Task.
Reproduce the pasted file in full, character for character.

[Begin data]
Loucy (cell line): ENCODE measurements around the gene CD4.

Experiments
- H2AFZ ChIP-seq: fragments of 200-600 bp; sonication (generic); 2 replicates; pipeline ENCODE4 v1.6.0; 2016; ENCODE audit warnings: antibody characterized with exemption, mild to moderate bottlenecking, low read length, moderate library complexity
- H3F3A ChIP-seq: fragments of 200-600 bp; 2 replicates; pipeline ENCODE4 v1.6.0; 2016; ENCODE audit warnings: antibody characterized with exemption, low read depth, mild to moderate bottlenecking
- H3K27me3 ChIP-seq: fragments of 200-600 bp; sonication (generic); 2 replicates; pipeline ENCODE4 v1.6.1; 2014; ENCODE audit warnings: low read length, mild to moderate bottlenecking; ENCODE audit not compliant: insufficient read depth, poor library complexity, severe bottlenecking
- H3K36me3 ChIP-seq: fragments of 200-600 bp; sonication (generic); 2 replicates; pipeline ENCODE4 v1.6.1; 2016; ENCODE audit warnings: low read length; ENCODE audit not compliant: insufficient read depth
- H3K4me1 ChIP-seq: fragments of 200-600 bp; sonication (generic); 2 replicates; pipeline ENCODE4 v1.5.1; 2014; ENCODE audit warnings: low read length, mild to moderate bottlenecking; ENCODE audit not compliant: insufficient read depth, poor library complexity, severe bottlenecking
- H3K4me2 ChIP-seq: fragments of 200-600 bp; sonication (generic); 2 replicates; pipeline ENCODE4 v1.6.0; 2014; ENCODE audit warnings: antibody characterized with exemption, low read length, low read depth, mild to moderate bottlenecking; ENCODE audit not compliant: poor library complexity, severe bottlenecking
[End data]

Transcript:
Loucy (cell line): ENCODE measurements around the gene CD4.

Experiments
- H2AFZ ChIP-seq: fragments of 200-600 bp; sonication (generic); 2 replicates; pipeline ENCODE4 v1.6.0; 2016; ENCODE audit warnings: antibody characterized with exemption, mild to moderate bottlenecking, low read length, moderate library complexity
- H3F3A ChIP-seq: fragments of 200-600 bp; 2 replicates; pipeline ENCODE4 v1.6.0; 2016; ENCODE audit warnings: antibody characterized with exemption, low read depth, mild to moderate bottlenecking
- H3K27me3 ChIP-seq: fragments of 200-600 bp; sonication (generic); 2 replicates; pipeline ENCODE4 v1.6.1; 2014; ENCODE audit warnings: low read length, mild to moderate bottlenecking; ENCODE audit not compliant: insufficient read depth, poor library complexity, severe bottlenecking
- H3K36me3 ChIP-seq: fragments of 200-600 bp; sonication (generic); 2 replicates; pipeline ENCODE4 v1.6.1; 2016; ENCODE audit warnings: low read length; ENCODE audit not compliant: insufficient read depth
- H3K4me1 ChIP-seq: fragments of 200-600 bp; sonication (generic); 2 replicates; pipeline ENCODE4 v1.5.1; 2014; ENCODE audit warnings: low read length, mild to moderate bottlenecking; ENCODE audit not compliant: insufficient read depth, poor library complexity, severe bottlenecking
- H3K4me2 ChIP-seq: fragments of 200-600 bp; sonication (generic); 2 replicates; pipeline ENCODE4 v1.6.0; 2014; ENCODE audit warnings: antibody characterized with exemption, low read length, low read depth, mild to moderate bottlenecking; ENCODE audit not compliant: poor library complexity, severe bottlenecking